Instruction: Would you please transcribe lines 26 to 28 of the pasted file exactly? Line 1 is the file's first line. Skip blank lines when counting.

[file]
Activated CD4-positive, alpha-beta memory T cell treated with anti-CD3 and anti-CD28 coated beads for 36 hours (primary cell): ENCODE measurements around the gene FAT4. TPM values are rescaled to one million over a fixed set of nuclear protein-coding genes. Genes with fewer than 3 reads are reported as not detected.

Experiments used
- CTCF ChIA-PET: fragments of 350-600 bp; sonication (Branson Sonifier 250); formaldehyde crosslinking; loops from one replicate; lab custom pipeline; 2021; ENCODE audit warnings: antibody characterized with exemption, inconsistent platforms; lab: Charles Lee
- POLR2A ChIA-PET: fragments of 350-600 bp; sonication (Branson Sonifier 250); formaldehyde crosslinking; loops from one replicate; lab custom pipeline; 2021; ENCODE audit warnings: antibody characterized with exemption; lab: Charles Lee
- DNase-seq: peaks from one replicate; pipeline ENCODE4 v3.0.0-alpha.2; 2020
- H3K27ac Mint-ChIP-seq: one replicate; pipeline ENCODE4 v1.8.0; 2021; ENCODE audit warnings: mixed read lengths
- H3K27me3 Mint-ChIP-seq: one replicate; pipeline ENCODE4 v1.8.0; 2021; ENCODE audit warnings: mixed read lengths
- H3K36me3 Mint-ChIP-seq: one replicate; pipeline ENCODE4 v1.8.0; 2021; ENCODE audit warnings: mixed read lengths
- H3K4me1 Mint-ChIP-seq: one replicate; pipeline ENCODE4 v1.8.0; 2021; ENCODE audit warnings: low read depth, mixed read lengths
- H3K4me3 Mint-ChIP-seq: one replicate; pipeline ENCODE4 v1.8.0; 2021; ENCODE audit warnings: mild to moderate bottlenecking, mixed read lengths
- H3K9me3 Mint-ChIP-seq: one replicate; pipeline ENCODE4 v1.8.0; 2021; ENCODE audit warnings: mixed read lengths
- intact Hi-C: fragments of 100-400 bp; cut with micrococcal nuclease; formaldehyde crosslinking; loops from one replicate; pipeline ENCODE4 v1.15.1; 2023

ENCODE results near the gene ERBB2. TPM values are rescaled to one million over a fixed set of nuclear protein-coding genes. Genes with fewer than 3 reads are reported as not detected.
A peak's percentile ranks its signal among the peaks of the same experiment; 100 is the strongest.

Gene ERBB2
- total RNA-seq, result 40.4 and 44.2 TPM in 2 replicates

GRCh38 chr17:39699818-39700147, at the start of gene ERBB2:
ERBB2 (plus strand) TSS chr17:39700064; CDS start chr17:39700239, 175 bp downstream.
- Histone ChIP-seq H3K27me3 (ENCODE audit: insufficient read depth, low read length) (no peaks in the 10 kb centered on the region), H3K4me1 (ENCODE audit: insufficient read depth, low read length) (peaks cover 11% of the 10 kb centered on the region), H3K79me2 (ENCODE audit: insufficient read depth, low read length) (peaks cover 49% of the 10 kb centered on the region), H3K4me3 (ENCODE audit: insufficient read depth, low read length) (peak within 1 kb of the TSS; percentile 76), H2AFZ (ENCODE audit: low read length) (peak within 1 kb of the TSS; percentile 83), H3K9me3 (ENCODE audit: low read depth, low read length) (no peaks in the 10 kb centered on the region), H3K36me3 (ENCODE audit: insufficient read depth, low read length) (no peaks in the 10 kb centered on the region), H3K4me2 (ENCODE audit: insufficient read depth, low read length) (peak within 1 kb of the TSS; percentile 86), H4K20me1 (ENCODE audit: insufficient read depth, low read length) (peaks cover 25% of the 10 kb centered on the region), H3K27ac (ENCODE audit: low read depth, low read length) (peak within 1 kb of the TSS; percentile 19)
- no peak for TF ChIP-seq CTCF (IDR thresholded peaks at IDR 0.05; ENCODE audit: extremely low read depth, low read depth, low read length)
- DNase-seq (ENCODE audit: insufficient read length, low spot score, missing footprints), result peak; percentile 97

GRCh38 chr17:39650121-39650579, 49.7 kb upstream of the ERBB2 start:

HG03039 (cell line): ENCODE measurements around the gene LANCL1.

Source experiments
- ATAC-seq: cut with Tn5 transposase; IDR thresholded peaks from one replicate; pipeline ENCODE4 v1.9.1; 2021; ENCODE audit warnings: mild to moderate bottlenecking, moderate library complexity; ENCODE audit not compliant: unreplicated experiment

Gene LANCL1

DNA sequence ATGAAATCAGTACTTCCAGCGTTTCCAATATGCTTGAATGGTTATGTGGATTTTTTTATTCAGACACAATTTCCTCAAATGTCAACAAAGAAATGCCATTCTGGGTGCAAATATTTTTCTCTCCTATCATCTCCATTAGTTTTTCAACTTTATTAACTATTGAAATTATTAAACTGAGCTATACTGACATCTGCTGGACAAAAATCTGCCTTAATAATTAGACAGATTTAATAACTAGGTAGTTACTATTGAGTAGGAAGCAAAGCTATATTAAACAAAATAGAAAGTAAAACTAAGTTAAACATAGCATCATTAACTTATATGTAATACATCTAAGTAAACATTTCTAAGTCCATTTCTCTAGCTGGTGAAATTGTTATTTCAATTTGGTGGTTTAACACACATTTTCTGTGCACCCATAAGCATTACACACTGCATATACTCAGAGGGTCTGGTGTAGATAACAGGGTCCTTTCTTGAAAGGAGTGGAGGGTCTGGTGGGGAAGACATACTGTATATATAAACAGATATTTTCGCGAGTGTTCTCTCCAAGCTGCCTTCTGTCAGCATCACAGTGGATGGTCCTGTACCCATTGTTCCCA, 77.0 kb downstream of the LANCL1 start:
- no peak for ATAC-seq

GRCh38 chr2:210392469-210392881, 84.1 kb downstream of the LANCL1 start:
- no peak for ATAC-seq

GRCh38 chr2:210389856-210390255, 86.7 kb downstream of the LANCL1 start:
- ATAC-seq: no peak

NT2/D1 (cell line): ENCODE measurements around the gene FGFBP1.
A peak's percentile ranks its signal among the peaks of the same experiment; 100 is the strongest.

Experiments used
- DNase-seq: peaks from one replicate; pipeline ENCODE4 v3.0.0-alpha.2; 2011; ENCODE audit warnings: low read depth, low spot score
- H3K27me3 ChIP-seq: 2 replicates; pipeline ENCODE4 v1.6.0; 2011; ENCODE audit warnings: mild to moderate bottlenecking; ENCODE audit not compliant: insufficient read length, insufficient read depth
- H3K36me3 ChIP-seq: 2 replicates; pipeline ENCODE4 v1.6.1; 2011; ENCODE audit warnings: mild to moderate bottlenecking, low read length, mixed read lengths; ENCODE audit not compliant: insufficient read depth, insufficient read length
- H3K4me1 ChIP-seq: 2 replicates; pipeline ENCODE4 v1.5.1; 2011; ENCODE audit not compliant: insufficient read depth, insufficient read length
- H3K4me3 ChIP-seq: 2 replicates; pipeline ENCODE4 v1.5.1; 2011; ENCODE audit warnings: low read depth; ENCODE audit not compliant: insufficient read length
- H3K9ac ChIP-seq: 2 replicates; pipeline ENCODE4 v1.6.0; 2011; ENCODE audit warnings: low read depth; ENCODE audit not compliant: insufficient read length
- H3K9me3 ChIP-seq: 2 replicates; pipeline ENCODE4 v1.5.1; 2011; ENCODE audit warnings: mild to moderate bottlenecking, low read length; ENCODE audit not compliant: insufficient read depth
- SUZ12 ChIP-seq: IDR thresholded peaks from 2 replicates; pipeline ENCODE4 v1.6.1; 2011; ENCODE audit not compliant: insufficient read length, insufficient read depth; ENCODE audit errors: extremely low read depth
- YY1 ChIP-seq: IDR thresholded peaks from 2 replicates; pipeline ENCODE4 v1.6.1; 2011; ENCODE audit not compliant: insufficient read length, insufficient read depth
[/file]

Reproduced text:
Gene LANCL1

DNA sequence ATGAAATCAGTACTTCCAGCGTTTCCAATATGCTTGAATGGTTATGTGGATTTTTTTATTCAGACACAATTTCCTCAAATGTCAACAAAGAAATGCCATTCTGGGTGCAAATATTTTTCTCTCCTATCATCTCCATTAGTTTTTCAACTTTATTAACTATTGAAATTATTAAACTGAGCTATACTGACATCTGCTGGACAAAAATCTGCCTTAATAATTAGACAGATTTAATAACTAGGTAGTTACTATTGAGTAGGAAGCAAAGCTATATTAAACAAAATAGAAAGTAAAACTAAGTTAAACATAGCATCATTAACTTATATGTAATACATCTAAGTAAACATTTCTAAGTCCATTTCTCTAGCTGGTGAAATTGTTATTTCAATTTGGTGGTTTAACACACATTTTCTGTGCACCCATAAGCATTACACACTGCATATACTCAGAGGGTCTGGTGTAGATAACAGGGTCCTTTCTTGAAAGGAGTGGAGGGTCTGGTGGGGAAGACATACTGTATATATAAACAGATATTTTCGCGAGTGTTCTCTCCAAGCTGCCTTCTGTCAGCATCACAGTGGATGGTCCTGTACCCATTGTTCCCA, 77.0 kb downstream of the LANCL1 start:
- no peak for ATAC-seq